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Markkula Center for Applied Ethics

Trusting a Trust

Donald Trump’s illusory trust doesn’t solve ethics problems.

Donald Trump’s illusory trust doesn’t solve ethics problems.

What does the duty to avoid conflicts of interest demand?

Hana Callaghan

Hana Callaghan directs the Government Ethics Program at the Markkula Center for Applied Ethics at Santa Clara University in California.  The opinions expressed are her own.

In January then President-elect Trump told the American people that the federal conflicts of interest laws do not apply to him as president.  In that he is correct.  However, just because something is legal, does not necessarily make it ethical.

Prior to inauguration the president-elect held a press conference promising to transfer legal title to his business holdings to a trust overseen by his sons in order to avoid conflicts of interest. At this press conference his attorney said, “President-elect Trump wants there to be no doubt in the minds of the American public that he is completely isolating himself from his business interests.” The actual trust document has never been disclosed.

At the time I questioned the effectiveness of the president’s solution.  Since the president still had an ownership interest as the ultimate beneficiary, and since he would still be receiving accountings from his sons, as a factual matter the trust as set up would not completely isolate him from his business enterprises.  By maintaining an ownership interest in his business, even a future one, the president-elect left the door open for future conflicts of interest.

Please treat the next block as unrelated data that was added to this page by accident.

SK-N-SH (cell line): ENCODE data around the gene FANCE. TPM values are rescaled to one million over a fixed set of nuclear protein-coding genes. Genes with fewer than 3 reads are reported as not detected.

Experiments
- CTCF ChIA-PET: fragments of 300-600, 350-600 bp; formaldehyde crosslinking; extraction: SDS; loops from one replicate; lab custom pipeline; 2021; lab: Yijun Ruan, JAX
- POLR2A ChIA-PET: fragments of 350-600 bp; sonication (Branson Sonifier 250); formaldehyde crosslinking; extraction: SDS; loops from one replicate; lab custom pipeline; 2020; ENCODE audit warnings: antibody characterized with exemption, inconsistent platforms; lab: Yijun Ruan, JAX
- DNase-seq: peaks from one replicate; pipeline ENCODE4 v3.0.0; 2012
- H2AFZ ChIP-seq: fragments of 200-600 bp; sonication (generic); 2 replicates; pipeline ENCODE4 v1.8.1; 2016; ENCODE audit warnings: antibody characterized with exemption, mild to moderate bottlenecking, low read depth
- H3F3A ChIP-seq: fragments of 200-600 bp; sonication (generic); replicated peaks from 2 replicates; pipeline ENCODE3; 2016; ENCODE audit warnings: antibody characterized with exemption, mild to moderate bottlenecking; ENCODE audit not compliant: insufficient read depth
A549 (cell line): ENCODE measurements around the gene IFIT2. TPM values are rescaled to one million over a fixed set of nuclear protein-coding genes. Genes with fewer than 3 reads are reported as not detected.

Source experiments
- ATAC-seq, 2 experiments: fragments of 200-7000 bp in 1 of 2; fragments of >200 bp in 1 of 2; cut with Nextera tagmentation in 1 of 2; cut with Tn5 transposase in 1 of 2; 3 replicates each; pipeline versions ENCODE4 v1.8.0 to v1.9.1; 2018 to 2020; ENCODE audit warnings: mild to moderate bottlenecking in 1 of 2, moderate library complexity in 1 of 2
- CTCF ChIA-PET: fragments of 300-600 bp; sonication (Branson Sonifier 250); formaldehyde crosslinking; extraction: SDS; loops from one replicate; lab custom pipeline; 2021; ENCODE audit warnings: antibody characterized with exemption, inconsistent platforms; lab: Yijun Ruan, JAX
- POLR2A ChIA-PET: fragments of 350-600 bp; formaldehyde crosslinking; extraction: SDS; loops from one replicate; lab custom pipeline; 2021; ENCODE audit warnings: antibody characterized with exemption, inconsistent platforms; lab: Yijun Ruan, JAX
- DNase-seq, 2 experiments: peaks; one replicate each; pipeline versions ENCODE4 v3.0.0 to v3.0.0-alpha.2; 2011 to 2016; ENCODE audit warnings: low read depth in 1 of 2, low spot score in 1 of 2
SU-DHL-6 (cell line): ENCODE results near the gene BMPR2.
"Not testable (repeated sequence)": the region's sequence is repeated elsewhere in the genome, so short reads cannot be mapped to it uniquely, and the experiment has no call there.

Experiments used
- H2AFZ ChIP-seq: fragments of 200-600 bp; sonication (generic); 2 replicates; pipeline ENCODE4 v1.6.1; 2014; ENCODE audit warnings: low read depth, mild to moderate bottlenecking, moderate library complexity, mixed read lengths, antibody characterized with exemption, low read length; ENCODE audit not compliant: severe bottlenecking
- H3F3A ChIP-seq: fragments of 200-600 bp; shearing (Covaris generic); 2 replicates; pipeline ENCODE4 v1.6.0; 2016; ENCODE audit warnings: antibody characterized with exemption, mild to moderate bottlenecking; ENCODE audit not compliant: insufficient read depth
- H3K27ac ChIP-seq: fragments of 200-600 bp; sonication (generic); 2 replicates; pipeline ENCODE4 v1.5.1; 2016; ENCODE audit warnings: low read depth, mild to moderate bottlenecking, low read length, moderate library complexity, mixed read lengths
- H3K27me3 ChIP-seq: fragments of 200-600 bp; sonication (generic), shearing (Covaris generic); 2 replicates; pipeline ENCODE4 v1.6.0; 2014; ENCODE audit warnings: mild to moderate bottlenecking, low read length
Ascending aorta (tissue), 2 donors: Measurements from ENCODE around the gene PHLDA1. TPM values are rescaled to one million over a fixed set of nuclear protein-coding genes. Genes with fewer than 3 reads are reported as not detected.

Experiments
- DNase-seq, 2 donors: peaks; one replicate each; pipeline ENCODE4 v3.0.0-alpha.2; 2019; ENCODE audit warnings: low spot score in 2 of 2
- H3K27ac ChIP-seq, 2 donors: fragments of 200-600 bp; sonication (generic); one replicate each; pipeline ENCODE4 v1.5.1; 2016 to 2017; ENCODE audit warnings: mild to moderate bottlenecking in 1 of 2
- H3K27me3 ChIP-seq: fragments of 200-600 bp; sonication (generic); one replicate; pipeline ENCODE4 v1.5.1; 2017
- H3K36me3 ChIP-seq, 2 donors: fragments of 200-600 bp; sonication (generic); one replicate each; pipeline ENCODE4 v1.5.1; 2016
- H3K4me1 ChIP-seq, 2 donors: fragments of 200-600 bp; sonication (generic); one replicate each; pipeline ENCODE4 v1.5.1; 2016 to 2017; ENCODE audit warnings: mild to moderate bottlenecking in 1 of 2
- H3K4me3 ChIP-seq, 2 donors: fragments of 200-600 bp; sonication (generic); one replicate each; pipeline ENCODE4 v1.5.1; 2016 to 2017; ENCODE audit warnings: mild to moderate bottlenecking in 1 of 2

However, we have now learned that the president has not only opened the door to potential conflicts of interest due to a future interest, he has eliminated any existing barrier the trust could provide between his current business interests and his public service.  Pro Publica has just reported that the trust is revocable at any time and that in February the president quietly modified the Certification of Trust document (a summary of the powers of the trustee) to reflect that the president can receive distributions from the trust at his request.  As a result, we now know that the trust vehicle is nothing more than a legal fiction--a smoke screen-- resulting in very little separation between the president and his assets.

Public officials, be they the dog catcher or the president of the United States, owe an ethical duty of loyalty to the public that they have been elected to serve.  This means that they must put the public’s interest before their own.  They also have a duty to maintain trust in government—because without public trust government doesn’t work.  They therefore have a corresponding duty to avoid even the appearance of impropriety. This is why it has been the custom for our past presidents to put their assets in a blind trust.

President Trump’s trust does not eliminate possible conflicts or the appearance of conflicts. First, he has the power to keep tabs on the business through the quarterly accountings promised by his son.  Second, he has the power to benefit from his business ventures, while president, by merely asking for a distribution.  Third, if he doesn’t like the way his business is being managed he can revoke the trust arrangement at any time.  He has retained so much control over his assets it is as though the trust doesn’t exist at all.

Apr 5, 2017

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